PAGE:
Page 31 - BusinessWest Women of Impact 2020
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 Sue Stubbs, pictured with Allie LeClair, assistant director of Prospect Meadow Farm in North Hatfield, says the farm and its store have been revenue generators in addition to the farm’s therapeutic benefits.
Among its many innovations over the years, ServiceNet:
• Established Prospect Meadow Farm in Hatfield, a working farm — staffed by individuals with developmental disabilities or autism — that has become one of the largest producers of log- grown shiitake mushrooms in Western Mass.;
• Created two multi-faceted enrichment centers for people with brain injury, which provide intensive rehabilitation services in partnership with area universities’ training programs, as well as social networking, programming in fitness and the arts, and opportunities for community service — a model that has become
a standard across Massachusetts;
• Has become
the first mental- health agency in Massachusetts to adopt an integrated
electronic medical record, using aggregated data to track the impact of various outpatient clinical services over time;
• Partnered with academic leaders at area universities on applied research projects with ServiceNet’s own research team;
• Launched the Western Massachusetts PREP (Prevention and Recovery in Early Psychosis) program, an intensive, evidence-based day program for young people, designed to speed recovery and help prevent long-term, chronic
mental illness; and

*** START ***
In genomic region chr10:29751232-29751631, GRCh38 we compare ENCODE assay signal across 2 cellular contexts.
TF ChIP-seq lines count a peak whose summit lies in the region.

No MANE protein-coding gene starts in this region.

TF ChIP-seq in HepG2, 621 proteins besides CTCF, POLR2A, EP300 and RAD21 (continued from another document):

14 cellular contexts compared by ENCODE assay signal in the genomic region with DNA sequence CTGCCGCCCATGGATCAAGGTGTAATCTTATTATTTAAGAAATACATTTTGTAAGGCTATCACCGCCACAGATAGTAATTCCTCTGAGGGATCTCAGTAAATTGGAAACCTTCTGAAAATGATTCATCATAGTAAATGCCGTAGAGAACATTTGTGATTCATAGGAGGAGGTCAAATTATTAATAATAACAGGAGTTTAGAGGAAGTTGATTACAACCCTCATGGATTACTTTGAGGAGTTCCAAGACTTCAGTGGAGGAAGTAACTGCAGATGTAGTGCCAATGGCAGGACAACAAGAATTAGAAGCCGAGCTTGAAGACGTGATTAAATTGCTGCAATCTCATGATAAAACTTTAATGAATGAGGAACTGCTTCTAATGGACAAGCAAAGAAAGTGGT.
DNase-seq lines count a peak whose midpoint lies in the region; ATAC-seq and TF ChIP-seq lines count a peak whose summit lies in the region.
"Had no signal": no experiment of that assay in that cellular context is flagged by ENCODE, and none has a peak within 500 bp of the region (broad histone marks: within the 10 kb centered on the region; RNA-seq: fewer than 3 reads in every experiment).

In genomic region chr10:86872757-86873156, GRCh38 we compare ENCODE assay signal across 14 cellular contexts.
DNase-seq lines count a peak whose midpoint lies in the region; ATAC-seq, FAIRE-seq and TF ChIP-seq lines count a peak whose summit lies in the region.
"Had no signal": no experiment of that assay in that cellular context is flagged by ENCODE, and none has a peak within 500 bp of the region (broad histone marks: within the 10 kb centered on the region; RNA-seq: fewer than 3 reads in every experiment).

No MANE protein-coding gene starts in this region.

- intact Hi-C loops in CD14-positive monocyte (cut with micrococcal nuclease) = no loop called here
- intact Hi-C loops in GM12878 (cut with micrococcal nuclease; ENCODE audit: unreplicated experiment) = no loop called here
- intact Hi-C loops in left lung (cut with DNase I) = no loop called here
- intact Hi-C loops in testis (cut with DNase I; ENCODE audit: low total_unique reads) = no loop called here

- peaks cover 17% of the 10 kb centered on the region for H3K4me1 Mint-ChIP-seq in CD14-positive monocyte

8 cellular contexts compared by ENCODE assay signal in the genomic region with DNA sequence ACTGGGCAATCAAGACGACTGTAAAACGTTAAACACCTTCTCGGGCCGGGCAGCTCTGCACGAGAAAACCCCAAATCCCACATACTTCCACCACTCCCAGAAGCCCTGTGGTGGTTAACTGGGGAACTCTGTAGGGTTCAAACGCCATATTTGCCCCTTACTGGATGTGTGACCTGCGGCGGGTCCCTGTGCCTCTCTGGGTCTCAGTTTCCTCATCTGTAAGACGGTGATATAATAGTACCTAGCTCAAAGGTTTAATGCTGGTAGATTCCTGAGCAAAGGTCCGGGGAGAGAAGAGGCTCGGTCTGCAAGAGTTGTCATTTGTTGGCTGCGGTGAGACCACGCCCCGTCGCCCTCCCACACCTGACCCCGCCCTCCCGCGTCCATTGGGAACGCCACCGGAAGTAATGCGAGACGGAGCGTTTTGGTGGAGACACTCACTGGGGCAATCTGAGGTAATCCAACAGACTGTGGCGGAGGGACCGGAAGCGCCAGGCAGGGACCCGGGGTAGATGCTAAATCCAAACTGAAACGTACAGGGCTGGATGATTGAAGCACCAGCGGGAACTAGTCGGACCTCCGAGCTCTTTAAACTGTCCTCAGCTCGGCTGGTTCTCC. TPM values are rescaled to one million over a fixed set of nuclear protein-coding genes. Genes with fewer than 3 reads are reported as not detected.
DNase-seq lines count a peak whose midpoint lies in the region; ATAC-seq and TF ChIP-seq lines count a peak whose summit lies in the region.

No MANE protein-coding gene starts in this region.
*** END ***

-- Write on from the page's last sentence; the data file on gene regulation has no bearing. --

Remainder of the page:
• Developed intensive residential programming
for individuals with developmental disability who have also been diagnosed with mental illness. “Some agencies keep doing the same thing
for years and years, and they have one mission, and it’s narrow, and that’s all good,” Stubbs told BusinessWest. “When someone comes to me with an idea or a need that’s been identified and nobody else is stepping up, we’ve had a tendency to try to problem-solve and step up.
“That’s how we’ve grown,” she continued. “We’ve been open to new opportunities, always looking at the next thing coming down the pike and asking, ‘how can we meet a need or take advantage of an opportunity?’”
Calculated Risks
She’s always done so with an entrepreneurial mindset, thinking like a for-profit business might, with an eye toward calculated risk taking and a willingness to seize opportunities for growth and diversification when they come into view rather than remaining on the sidelines and playing it safe.
Take, for example, day programs for people with acquired brain injuries. There were no
such facilities in the region, said Stubbs, before ServiceNet began developing its own — and the state changed its outlook on the need for such programs. While services existed for people with developmental disabilities, she noted, “brain- injury patients usually ended up in nursing homes, where they weren’t getting the help they needed. The state now funds those services.”
Another example is Prospect Meadow Farm, which was developed around the value of
    Every woman’s success should be an inspiration to another. We’re strongest when we cheer each other on.” -Serena Williams
HCS Head Start would like to congratulate the 2020 Women of Impact honorees.
Women of
   30 Madison Avenue, Springfield, MA
 Congratulations from your team
Sue Stubbs
President & CEO
Woman of Vision Woman of Influence
omen of
oman of Impact! W
NOVEMBER 9, 2020 A31

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